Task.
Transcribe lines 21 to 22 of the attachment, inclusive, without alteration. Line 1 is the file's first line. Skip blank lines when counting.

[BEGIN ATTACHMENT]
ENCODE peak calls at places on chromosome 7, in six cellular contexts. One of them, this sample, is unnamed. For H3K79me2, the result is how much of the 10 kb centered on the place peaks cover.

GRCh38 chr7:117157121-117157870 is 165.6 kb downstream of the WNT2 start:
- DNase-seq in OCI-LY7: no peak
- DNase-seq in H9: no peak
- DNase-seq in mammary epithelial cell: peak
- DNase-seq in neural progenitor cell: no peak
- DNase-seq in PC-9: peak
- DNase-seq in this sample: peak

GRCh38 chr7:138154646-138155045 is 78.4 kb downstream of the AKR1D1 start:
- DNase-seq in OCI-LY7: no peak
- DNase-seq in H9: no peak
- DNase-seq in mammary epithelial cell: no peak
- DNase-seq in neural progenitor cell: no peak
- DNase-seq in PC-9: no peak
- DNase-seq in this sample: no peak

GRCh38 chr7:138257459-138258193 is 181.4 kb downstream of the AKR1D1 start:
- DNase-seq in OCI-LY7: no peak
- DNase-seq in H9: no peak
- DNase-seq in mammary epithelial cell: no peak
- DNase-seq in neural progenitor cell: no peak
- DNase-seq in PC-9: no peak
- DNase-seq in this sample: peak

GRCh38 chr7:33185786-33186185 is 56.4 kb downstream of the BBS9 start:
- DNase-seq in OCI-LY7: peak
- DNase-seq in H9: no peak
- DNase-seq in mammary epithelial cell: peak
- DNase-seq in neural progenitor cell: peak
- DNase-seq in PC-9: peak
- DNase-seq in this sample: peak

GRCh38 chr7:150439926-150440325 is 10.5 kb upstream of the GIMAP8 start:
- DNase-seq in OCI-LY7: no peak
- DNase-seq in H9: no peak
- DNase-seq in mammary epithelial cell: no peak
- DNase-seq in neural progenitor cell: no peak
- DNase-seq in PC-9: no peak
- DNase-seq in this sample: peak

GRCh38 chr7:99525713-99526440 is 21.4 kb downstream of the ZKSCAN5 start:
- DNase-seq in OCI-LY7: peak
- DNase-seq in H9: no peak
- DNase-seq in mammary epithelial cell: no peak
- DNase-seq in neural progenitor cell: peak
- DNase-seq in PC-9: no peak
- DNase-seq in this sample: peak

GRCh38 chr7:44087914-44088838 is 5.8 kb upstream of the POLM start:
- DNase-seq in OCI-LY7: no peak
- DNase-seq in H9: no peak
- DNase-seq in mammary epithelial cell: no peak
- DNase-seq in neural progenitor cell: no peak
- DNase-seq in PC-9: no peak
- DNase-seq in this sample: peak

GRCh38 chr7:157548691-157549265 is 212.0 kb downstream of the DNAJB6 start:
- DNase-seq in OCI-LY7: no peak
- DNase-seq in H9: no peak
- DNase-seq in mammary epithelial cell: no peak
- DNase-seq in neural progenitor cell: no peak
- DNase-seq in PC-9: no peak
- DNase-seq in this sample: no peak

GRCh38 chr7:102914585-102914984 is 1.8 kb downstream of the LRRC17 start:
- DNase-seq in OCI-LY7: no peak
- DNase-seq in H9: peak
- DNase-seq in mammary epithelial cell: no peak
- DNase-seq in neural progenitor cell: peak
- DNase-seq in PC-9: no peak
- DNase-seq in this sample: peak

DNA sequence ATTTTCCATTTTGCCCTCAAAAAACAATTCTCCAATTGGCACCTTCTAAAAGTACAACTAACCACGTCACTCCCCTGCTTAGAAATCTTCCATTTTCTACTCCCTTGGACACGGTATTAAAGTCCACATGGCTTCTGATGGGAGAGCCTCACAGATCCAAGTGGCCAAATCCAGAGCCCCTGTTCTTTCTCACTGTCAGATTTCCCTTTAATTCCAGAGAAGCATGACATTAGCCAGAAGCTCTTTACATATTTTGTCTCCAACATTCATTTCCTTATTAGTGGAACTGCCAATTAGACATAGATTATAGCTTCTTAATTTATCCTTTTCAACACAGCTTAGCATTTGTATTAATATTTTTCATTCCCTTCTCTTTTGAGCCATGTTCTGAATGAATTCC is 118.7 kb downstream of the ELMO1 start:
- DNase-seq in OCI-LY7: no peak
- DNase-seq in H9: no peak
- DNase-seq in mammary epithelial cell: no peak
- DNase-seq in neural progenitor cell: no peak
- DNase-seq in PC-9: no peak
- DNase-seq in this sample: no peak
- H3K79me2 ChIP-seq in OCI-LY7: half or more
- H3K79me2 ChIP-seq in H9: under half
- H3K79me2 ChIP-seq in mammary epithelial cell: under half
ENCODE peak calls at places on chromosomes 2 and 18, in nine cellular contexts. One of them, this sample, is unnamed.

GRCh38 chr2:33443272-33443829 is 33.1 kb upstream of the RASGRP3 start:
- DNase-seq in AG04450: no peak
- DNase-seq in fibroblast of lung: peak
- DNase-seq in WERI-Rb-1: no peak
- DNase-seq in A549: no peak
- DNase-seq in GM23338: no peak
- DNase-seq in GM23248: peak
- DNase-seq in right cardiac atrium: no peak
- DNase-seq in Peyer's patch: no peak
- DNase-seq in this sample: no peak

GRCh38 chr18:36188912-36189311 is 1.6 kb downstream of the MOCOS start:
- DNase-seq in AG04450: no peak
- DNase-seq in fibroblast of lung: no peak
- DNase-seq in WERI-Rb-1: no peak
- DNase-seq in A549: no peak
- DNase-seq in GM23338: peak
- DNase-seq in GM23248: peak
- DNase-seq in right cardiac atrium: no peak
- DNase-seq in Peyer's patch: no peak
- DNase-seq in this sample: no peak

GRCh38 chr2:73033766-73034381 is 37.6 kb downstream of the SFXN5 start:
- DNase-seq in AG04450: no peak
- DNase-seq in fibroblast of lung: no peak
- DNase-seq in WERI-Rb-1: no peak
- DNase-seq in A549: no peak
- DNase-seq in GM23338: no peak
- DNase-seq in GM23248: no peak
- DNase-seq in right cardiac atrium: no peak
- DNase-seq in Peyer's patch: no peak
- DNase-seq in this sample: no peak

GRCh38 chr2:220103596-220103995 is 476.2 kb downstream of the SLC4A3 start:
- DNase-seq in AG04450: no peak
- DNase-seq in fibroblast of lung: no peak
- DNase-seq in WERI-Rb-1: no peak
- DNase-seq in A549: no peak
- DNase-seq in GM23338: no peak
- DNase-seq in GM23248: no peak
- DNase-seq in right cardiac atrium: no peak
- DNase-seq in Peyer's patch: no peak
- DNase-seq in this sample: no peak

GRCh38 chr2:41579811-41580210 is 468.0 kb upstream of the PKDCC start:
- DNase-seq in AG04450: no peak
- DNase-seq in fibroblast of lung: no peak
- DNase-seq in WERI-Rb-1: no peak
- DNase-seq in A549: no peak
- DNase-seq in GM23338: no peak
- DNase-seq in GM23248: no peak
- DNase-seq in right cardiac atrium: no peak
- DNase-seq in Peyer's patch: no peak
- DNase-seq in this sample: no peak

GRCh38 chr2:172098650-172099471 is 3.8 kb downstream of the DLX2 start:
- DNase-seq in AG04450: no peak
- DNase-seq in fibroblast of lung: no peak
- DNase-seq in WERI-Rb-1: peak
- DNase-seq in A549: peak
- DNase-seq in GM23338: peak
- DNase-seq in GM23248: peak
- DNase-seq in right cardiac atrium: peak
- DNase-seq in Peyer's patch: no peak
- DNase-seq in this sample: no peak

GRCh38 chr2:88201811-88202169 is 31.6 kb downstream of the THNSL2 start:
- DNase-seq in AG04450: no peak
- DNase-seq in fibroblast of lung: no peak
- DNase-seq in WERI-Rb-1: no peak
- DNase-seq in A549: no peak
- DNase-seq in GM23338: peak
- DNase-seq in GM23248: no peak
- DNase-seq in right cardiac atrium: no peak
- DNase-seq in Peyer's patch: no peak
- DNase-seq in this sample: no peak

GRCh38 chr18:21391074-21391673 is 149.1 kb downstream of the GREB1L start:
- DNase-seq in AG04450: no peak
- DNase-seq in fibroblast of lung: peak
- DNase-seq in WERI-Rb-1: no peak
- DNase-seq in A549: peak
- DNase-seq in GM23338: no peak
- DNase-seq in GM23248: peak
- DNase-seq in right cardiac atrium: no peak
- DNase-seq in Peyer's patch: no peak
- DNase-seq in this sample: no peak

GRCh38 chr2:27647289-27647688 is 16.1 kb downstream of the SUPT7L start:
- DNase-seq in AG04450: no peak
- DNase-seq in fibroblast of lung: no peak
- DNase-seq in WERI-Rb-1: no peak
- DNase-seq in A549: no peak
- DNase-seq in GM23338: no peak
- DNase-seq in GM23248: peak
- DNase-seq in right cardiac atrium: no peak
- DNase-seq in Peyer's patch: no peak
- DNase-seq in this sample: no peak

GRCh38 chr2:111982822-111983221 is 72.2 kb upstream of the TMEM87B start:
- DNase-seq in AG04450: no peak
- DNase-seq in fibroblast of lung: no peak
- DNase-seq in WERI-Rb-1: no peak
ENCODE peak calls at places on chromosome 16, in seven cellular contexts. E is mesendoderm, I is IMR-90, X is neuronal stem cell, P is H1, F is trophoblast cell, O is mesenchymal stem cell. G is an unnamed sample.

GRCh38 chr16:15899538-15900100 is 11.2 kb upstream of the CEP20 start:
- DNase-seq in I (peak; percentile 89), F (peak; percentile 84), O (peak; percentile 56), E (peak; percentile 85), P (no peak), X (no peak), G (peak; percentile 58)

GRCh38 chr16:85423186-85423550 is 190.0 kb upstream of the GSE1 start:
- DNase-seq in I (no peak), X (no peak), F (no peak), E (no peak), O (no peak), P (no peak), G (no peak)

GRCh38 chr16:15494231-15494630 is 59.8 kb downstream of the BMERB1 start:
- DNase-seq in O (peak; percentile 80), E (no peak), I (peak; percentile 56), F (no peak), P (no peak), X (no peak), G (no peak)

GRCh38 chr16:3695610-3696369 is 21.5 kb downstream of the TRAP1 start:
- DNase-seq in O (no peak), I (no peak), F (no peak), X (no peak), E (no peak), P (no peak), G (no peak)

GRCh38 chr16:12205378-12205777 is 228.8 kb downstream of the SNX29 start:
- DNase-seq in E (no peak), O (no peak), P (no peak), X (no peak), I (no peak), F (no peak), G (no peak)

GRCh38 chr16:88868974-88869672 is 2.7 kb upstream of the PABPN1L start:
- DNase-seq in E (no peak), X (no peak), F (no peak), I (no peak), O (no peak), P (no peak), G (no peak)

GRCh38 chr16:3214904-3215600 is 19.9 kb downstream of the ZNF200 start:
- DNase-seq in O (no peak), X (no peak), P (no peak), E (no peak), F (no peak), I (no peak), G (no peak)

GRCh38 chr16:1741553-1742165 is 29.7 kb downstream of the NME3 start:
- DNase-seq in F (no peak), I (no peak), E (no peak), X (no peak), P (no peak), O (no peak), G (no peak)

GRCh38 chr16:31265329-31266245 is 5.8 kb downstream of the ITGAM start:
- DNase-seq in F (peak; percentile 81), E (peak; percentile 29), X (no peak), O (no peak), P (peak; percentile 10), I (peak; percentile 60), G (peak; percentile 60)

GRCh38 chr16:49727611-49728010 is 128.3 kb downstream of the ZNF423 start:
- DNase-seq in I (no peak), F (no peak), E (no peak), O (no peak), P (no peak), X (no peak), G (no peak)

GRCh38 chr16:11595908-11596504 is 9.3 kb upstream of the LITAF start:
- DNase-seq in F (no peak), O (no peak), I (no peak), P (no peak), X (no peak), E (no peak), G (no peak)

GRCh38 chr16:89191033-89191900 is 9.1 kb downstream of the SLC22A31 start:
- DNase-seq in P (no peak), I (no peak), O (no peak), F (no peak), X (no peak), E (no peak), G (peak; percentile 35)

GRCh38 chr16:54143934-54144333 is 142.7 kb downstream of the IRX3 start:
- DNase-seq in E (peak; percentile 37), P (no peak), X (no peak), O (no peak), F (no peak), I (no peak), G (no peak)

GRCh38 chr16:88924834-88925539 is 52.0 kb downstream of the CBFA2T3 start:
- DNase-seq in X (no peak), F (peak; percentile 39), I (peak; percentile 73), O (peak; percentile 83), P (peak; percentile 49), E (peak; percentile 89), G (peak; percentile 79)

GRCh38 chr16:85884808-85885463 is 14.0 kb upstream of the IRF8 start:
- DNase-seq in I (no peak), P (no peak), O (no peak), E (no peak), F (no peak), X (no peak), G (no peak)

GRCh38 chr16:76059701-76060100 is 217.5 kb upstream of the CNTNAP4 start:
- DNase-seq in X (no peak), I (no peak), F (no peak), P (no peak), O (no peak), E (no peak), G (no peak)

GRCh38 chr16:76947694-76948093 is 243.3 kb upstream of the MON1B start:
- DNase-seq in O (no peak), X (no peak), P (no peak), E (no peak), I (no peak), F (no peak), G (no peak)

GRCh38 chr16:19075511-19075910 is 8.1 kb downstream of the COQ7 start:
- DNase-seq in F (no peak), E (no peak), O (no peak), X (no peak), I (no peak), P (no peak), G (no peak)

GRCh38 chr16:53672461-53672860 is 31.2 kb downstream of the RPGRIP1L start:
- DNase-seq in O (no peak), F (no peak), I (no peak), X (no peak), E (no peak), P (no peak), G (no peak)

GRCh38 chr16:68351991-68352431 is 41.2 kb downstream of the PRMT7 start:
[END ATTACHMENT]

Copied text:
- DNase-seq in PC-9: no peak
- DNase-seq in this sample: peak